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NATO says Russia has big force at Ukraine's border, worries over Transdniestria

NATO's top military chief, General Philip Breedlove, speaks about the conflict in Syria during a news conference at Pristina Military Airpor
NATO's top military chief, General Philip Breedlove, speaks about the conflict in Syria during a news conference at Pristina Military Airpor

BRUSSELS (Reuters) - NATO's top military commander said on Sunday that Russia had a large force on Ukraine's eastern border and said he was worried it could pose a threat to Moldova's mainly Russian-speaking separatist Transdniestria region.

NATO's Supreme Allied Commander Europe, U.S. Air Force General Philip Breedlove, voiced concern about Moscow using a tactic of snap military exercises to prepare its forces for possible rapid incursions into a neighboring state, as it had done in the case of Ukraine's Crimea region.

Russia launched a new military exercise, involving 8,500 artillery men, near Ukraine's border 10 days ago.

"The (Russian) force that is at the Ukrainian border now to the east is very, very sizeable and very, very ready," Breedlove told an event held by the German Marshall Fund think-tank.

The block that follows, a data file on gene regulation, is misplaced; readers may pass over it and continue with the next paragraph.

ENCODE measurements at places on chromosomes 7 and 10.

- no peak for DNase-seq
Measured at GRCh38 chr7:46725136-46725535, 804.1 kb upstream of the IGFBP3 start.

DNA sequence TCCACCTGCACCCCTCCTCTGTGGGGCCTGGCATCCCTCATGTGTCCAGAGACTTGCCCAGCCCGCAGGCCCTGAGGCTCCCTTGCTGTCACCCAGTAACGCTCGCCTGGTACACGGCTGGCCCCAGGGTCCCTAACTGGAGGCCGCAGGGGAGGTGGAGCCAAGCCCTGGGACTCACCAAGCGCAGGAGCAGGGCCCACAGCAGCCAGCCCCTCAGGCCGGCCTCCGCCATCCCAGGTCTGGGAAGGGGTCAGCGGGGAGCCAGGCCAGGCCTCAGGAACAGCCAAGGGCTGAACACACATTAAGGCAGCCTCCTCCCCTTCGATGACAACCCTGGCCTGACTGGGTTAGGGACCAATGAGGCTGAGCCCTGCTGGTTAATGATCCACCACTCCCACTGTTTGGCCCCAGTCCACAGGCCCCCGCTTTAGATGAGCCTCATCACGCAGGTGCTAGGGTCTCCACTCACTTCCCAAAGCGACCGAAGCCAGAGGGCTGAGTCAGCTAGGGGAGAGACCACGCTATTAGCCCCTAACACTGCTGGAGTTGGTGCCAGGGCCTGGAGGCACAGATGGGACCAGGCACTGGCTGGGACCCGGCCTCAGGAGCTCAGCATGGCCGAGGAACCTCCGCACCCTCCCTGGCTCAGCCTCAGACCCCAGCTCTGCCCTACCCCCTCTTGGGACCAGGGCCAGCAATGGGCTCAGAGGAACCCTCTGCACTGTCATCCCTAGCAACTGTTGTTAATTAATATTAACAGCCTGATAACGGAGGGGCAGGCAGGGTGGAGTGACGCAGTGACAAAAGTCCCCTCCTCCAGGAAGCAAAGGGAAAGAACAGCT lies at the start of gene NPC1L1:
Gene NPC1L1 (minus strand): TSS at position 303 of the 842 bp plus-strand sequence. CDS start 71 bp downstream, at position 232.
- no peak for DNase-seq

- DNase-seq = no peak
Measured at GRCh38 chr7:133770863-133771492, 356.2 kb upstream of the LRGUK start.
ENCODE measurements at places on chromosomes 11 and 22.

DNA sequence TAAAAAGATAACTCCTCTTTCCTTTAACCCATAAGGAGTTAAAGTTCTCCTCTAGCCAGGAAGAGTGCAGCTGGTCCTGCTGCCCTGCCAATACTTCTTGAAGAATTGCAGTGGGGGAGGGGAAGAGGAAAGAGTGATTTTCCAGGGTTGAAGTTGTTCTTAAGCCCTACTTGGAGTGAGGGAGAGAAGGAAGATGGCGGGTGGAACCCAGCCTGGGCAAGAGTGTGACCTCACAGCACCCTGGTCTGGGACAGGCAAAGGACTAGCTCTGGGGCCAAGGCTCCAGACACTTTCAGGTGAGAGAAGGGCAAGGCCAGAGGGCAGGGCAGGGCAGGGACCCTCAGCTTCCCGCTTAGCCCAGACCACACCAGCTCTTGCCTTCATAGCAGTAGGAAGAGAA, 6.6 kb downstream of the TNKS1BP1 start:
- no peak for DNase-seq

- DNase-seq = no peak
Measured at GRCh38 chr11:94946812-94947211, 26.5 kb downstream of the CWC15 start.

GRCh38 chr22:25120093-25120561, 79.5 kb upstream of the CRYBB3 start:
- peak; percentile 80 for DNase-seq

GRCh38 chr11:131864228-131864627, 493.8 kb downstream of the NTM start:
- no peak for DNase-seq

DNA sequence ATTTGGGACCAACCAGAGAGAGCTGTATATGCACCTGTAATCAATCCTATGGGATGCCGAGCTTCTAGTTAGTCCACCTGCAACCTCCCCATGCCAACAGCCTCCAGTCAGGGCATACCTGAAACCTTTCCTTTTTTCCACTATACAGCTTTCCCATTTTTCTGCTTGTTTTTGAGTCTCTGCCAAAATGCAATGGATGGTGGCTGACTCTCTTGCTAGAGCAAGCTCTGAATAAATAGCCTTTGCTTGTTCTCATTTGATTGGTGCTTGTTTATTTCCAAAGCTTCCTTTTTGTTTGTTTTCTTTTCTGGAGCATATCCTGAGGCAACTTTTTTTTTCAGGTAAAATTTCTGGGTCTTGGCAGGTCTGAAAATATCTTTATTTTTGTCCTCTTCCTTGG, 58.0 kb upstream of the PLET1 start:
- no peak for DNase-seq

The president of ex-Soviet Moldova warned Russia last Tuesday against considering any move to annex Transdniestria, which lies on Ukraine's western border, in the same way that it has taken control of Crimea.

The speaker of Transdniestria's separatist parliament had urged Russia earlier to incorporate his mainly Russian-speaking region.

Transdniestria split away from Moldova in 1990, one year before the dissolution of the Soviet Union, amid fears that Moldova would shortly merge with neighboring Romania, whose language and culture it broadly shares.

Breedlove said NATO was very concerned about the threat to Transdniestria, which he said, in Russia's view, was the "next place where Russian-speaking people may need to be incorporated."

"There is absolutely sufficient (Russian) force postured on the eastern border of Ukraine to run to Transdniestria if the decision was made to do that and that is very worrisome."

NATO had tried to make Russia a partner but "now it is very clear that Russia is acting much more like an adversary than a partner," he said. (Reporting by Adrian Croft; Editing by Rosalind Russell)

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